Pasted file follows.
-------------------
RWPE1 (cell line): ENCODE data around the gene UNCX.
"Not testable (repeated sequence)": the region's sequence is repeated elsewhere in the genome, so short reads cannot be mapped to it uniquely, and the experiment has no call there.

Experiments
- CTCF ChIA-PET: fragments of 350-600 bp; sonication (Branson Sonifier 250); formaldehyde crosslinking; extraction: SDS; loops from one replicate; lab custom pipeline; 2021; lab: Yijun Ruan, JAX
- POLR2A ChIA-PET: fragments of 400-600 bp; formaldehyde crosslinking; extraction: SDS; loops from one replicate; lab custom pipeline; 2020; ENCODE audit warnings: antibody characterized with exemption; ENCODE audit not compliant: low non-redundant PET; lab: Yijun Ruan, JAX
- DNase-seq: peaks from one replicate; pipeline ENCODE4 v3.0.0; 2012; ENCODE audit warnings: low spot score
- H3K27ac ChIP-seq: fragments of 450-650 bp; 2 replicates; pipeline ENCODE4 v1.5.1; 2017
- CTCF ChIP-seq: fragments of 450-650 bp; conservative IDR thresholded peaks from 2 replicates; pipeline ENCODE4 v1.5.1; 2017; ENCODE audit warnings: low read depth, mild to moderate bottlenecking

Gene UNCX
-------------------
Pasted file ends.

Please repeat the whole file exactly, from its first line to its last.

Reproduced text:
RWPE1 (cell line): ENCODE data around the gene UNCX.
"Not testable (repeated sequence)": the region's sequence is repeated elsewhere in the genome, so short reads cannot be mapped to it uniquely, and the experiment has no call there.

Experiments
- CTCF ChIA-PET: fragments of 350-600 bp; sonication (Branson Sonifier 250); formaldehyde crosslinking; extraction: SDS; loops from one replicate; lab custom pipeline; 2021; lab: Yijun Ruan, JAX
- POLR2A ChIA-PET: fragments of 400-600 bp; formaldehyde crosslinking; extraction: SDS; loops from one replicate; lab custom pipeline; 2020; ENCODE audit warnings: antibody characterized with exemption; ENCODE audit not compliant: low non-redundant PET; lab: Yijun Ruan, JAX
- DNase-seq: peaks from one replicate; pipeline ENCODE4 v3.0.0; 2012; ENCODE audit warnings: low spot score
- H3K27ac ChIP-seq: fragments of 450-650 bp; 2 replicates; pipeline ENCODE4 v1.5.1; 2017
- CTCF ChIP-seq: fragments of 450-650 bp; conservative IDR thresholded peaks from 2 replicates; pipeline ENCODE4 v1.5.1; 2017; ENCODE audit warnings: low read depth, mild to moderate bottlenecking

Gene UNCX